steel-jacketed solids in the express rifles. They would wade through big bones with only
minor scrapes and scratches.
At the same time, the flatnose
shape, perfected by Veral Smith at LBT, gave us unprecedented accuracy after they hit.
They penetrated straight as a string and resisted tumbling better than any
other bullet. Also, the big flat noses cause big wound channels. Suddenly we
had the power of Daves Winchester but with penetration off any scale known to
old-timers. Of course, if you put the same bullet, made of the same metal, in one of the
old Winchesters, it will do the same, or even more if you boost the velocity. Would I go
Cape buffalo hunting with a .45 and 90 grains of blackpowder? Absolutely, with the
condition that I am going to be very careful about where the bullet lands. The end result
of the big revolvers is very impressive. When you point a 3-pound revolver at the
shoulders of a ton of buffalo and watch the bullet end the battle, instantly on impact,
you realize there is some reality involved.
This leads us to yet another
conundrum. Why, if the .475 revolver or a .45-90 is so suited to big game, is the .458
Winchester often condemned for failing because of a low-velocity round - that is, a round
that may only deliver 1,800 fps? Remember, we are quite happy with the revolvers at 1,300
to 1,500 fps. Two reasons seem likely to me. First, I said I would hunt buffalo with a
.45-90 and have hunted them with .45 and .475 revolvers. There is a big difference between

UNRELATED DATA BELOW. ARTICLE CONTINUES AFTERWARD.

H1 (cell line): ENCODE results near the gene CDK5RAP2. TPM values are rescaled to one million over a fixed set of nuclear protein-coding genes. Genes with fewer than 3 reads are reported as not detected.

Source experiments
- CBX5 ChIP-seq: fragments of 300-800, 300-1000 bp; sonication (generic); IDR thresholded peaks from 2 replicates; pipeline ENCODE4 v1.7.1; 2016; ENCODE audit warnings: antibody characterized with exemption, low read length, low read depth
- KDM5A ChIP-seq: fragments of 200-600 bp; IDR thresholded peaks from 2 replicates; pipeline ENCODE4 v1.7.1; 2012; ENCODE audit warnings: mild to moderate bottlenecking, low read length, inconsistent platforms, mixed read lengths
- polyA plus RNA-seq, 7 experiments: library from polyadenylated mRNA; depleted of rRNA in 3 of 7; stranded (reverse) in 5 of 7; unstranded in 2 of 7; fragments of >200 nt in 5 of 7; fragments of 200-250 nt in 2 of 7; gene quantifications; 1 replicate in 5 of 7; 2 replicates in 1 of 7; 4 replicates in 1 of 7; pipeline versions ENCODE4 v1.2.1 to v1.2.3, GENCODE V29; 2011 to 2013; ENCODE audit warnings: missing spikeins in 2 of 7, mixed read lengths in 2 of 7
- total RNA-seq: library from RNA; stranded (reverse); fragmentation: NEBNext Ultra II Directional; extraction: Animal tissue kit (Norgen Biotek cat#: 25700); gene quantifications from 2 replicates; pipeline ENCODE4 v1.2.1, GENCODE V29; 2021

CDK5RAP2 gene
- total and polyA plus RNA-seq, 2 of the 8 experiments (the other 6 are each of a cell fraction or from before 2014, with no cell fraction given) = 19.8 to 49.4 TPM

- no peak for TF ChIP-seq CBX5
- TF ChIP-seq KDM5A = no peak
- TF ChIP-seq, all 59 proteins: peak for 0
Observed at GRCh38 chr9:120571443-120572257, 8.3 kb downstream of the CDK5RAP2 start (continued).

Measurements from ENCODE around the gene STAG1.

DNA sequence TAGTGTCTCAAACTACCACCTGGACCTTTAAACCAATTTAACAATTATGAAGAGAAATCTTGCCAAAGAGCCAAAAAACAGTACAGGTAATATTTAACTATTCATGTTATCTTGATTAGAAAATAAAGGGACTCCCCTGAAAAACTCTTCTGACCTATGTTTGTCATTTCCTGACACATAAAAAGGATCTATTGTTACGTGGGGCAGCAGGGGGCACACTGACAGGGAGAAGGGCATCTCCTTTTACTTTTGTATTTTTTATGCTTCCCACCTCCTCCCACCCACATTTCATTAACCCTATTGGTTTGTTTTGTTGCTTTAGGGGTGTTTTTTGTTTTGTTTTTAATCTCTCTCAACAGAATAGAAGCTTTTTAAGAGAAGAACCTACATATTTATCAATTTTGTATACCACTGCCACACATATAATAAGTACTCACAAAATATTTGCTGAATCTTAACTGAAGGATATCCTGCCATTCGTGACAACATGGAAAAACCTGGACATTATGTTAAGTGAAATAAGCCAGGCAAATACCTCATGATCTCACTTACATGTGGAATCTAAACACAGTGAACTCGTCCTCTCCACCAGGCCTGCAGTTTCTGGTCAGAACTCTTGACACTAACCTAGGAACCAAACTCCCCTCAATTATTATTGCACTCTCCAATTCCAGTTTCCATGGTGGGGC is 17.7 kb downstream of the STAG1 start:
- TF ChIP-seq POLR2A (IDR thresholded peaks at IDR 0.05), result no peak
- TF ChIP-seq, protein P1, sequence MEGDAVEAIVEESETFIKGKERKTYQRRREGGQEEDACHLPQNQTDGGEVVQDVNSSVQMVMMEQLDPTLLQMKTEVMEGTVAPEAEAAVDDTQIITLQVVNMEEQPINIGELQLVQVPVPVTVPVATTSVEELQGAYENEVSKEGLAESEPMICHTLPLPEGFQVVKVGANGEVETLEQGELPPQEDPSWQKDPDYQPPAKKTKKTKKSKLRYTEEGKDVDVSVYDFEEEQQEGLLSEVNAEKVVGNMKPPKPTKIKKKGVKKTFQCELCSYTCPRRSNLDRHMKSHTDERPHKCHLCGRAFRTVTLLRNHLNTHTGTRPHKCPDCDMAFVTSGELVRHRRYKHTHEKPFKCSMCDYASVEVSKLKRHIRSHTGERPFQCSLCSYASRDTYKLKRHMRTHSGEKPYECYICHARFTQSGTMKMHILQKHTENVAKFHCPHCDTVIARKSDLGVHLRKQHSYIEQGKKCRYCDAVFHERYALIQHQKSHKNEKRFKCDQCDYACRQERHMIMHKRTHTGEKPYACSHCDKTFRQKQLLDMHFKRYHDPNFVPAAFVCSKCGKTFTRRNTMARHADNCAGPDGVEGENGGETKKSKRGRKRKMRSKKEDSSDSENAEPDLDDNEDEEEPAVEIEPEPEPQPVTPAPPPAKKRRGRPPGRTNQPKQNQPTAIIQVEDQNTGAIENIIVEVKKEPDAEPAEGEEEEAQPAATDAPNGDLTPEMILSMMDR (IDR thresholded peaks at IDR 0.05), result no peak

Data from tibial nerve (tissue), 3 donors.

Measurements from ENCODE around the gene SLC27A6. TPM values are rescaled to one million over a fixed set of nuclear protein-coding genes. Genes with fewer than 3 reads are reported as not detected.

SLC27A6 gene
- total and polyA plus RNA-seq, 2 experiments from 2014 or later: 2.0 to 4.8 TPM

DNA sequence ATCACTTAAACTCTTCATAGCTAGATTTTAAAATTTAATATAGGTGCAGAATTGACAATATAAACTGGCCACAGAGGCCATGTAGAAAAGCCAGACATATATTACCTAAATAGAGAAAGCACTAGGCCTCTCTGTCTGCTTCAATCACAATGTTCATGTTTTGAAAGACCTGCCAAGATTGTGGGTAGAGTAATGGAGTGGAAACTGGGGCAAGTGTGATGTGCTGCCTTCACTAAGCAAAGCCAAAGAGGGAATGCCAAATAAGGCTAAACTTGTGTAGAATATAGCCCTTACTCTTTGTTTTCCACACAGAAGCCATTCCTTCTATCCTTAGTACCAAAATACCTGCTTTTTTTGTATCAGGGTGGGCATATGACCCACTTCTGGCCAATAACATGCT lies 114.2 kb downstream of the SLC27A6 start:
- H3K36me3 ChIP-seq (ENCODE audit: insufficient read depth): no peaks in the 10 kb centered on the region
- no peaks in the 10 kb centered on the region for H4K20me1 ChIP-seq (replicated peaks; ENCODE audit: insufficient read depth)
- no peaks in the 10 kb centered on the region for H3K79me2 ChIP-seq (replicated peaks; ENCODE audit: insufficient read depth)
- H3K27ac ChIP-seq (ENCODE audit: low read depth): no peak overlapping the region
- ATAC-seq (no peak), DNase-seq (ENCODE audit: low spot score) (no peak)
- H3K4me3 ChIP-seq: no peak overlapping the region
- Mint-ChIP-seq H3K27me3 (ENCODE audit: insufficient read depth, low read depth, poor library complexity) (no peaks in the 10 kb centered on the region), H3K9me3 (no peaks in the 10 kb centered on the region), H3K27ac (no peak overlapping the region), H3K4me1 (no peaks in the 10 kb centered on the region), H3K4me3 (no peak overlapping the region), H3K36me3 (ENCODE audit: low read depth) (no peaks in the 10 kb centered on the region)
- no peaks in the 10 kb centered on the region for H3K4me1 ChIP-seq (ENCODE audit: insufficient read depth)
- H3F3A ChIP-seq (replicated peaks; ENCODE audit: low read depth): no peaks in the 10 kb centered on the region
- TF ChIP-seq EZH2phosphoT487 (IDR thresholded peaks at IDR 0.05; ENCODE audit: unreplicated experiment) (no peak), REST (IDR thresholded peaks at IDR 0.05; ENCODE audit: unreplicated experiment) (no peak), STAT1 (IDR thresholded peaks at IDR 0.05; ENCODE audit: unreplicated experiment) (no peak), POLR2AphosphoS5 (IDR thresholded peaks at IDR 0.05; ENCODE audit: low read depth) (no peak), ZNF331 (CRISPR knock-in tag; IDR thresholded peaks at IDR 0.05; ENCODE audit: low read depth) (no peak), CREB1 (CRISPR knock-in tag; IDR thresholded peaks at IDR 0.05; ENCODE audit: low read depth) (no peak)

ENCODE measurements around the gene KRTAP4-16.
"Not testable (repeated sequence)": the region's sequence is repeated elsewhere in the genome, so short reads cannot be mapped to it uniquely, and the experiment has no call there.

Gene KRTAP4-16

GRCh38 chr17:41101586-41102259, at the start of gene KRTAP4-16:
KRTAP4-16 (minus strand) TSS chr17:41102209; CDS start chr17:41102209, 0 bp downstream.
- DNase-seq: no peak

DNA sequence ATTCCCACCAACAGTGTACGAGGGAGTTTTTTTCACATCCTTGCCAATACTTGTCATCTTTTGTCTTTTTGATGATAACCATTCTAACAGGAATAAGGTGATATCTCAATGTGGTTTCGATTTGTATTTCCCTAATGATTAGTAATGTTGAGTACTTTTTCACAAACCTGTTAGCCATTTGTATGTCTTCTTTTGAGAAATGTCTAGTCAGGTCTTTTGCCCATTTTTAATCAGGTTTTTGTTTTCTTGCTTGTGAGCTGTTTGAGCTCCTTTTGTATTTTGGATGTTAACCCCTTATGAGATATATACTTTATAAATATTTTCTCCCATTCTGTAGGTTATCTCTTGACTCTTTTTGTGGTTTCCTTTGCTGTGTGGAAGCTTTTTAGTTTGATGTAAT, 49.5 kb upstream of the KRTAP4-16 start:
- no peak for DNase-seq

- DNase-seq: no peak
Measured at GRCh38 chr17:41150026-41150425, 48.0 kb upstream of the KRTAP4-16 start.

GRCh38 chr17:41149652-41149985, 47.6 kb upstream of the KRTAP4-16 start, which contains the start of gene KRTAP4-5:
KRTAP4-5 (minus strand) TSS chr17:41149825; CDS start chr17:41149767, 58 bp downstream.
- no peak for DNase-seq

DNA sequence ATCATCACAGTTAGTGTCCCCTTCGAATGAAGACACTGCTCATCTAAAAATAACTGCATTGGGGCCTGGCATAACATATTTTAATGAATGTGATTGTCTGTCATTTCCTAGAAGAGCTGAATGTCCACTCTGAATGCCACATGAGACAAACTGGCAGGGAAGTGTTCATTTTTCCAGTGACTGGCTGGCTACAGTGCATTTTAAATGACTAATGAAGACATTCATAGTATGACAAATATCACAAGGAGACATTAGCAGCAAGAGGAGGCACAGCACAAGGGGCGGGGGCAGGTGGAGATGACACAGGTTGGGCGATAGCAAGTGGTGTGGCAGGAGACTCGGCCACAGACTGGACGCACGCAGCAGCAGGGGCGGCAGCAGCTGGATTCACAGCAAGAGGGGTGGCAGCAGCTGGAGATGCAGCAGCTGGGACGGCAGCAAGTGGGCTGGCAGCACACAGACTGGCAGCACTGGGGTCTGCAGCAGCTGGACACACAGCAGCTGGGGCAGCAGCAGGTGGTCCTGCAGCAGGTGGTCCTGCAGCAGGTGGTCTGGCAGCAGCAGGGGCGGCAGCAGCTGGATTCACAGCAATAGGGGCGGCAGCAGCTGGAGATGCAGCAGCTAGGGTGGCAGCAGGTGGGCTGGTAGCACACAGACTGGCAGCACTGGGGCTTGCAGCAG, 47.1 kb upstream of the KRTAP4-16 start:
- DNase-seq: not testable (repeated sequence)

hunting, taking a carefully placed precise shot at an unsuspecting beast, and ending a war
with a wounded dynamo. The .458 is often asked to work as a fighting tool rather than a
hunting arm. In this employment bullet placement may be marginal and the enemy may be in
advance, instead of retreat. Under these circumstances you need all the power and
penetration money can buy. While I think they could handle it, I do not willingly pick
fights with my revolvers.
Another reason the .458 may fail
more dramatically than logic dictates is its big, long 500-grain bullet. If the velocity
is low at impact, the bullet may be mildly unstable. Instead of the predicted yaw, it may
turn sideways. If it does, penetration is over and the battle is lost. I found this to be
true with the .45 Colt when I tried 412-grain bullets. They were loaded to 1,300 fps, a
load that was virtually identical to the .475, with its 430s at 1,300 fps, at least on
paper. In reality, when I pointed the 412-grain .45 bullets at buffalo shoulders, the
penetration was marginal, bordering on failure. While at the same time the .475 usually
punches through the far side with 360-grain .45s not far behind. The bottom line was that
the 412-grain bullets were not stable enough after impact. They fell on their sides and
failed to penetrate. The .458 with a slow shot may suffer a similar fate.
In the end we see that reality has
many faces. Some levels of power and performance are purely imaginary, while others have
basis in logic and science. Whatever the game, cartridge or argument, we see one continual
truth. The fellow who hits the right spot with a good bullet is almost done tracking.
Whenever you wonder what is true and real, check out the window, the pole may be moving.